The powerful and inspiring debut from Susan Nussbaum, the 2012 winner of Barbara Kingsolver's PEN/Bellwether Prize for Socially Engaged Fiction, invites us into a landscape populated with young people whose lives have been irreversibly changed by misfortune but whose voices resound with resilience, courage, and humor.
Inside the halls of ILLC, an institution for juveniles with disabilities, we discover a place that is deeply different from and yet remarkably the same as the world outside. Nussbaum crafts a multifaceted portrait of a way of life hidden from most of us. In this isolated place on Chicago's South Side, friendships are forged, trust is built, and love affairs begin. It's in these alliances that the residents of this neglected community ultimately find the strength to bond together, resist their mistreatment, and finally fight back. And in the process, each is transformed.
Good Kings, Bad Kings
I put on my pink top that says BABY GIRL on the front and I put on different eye makeup because my other eye makeup got messed up from crying. I want to look good in case they got cameras. I put on some red, red lipstick that I'm keeping for Cheri when she comes back, if she does. I had a valentine Mia gave me that I saved up and I stuck that in my fanny pack. I didn't have nothing from Teddy or Pierre, so I wrote Teddy's name on my arm and put a heart around it, and I wrote Pierre's name on my other arm and drew a pencil like the one he stabbed Louie with. It didn't look like a pencil that much but it was a pencil. I took my chain I had bought at the hardware store and my lock from my locker at Hoover and put 'em in my bag hanging offa my chair, and I got my sign I made from under my bed. Then I went down the elevator and out the door. It was nice outside, kinda warm and sunny, and it felt like that feeling you get when it's Spring, but it is Spring ...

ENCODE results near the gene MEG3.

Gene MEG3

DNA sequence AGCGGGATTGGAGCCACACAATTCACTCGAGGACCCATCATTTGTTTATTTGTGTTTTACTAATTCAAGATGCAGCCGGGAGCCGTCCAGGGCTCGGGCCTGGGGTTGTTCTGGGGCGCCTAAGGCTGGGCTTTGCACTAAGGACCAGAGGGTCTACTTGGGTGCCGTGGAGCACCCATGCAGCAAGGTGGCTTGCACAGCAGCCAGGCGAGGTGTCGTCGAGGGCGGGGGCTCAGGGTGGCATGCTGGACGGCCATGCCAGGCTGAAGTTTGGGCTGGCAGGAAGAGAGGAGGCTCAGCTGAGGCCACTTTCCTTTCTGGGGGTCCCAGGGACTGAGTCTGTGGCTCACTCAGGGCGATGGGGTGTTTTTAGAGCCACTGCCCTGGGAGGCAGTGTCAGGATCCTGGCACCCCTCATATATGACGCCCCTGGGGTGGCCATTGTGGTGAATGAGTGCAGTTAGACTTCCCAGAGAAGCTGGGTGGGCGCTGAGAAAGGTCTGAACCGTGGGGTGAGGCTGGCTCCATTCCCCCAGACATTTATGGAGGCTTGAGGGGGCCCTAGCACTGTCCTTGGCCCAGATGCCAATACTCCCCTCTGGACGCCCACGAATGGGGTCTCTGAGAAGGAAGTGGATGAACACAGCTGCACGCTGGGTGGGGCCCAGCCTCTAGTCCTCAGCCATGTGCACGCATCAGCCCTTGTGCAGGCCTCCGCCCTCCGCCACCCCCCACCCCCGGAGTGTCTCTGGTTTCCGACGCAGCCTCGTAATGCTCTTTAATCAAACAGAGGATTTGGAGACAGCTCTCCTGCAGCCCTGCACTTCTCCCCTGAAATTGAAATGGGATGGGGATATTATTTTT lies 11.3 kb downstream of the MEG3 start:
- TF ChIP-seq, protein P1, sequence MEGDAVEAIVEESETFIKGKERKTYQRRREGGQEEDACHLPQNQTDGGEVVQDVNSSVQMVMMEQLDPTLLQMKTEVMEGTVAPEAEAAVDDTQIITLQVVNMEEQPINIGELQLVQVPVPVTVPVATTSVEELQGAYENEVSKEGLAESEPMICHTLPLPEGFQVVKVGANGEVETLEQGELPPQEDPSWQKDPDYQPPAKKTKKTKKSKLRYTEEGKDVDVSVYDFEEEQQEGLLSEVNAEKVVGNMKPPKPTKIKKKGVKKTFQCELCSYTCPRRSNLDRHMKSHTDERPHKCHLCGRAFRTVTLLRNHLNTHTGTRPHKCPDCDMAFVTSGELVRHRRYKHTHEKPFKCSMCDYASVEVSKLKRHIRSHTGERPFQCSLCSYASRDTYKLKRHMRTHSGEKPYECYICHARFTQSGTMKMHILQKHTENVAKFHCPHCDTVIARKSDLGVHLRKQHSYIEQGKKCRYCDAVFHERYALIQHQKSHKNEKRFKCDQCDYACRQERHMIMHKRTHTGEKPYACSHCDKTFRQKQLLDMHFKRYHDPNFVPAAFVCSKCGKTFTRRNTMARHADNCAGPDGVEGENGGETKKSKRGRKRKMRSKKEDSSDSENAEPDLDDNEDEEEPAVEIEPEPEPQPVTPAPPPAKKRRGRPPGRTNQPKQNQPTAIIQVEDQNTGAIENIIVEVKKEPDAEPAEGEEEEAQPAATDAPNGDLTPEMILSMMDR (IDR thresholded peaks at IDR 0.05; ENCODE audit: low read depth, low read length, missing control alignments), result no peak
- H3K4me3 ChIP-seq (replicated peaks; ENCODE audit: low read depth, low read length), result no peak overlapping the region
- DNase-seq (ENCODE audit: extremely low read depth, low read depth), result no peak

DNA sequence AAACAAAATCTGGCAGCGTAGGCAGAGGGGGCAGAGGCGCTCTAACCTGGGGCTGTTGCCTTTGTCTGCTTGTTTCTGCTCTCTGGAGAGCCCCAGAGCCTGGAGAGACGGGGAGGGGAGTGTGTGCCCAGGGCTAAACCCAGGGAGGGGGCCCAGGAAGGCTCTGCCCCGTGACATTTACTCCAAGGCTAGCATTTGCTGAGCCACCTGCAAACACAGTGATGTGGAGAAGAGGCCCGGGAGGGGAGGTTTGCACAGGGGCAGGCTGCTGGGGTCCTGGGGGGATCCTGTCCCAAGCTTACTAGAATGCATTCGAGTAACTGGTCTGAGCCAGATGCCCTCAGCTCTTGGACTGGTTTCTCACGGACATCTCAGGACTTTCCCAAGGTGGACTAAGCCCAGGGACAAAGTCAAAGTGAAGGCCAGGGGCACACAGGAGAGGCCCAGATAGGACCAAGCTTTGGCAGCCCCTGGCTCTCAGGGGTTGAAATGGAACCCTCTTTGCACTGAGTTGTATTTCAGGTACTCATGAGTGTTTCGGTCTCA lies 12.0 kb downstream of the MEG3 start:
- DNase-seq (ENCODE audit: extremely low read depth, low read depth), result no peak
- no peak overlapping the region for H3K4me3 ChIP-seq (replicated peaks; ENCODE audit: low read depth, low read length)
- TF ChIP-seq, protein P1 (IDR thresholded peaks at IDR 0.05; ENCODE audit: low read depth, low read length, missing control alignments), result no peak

I have always been fascinated by first books. I have found Good Kings, Bad Kings, Susan Nussbaum’s first novel, enthralling, exciting, funny, infuriating, and bracing in turn. Nussbaum has not created a linear, plot-based book, but rather a mosaic out of the inter-relationships of individual lives, whether in conflict, in power struggles, or in love. This book mirrors the way our lives are lived, not in any straight line but in the choices and responses to each other in the particulars of our lives.
(Reviewed by Bob Sauerbrey).
Full Review (1148 words).
In 2012, Susan Nussbaum won the PEN/Bellwether for Socially Engaged Fiction. This award, which was established in 2000 by Barbara Kingsolver, was created to "promote fiction that addresses issues of social justice and the impact of culture and politics on human relationships." The award is given to an author of a not yet published novel that typifies its principles. The award also raises some fascinating questions. What is the place of literature in addressing social issues? Can literature be an effective catalyst for social change? Can literature enlighten us about the potential dangers or benefits of scientific, aesthetic, or moral/ethical re-visioning of our place on the Earth and of our responsibilities within that?
Much fiction, ...
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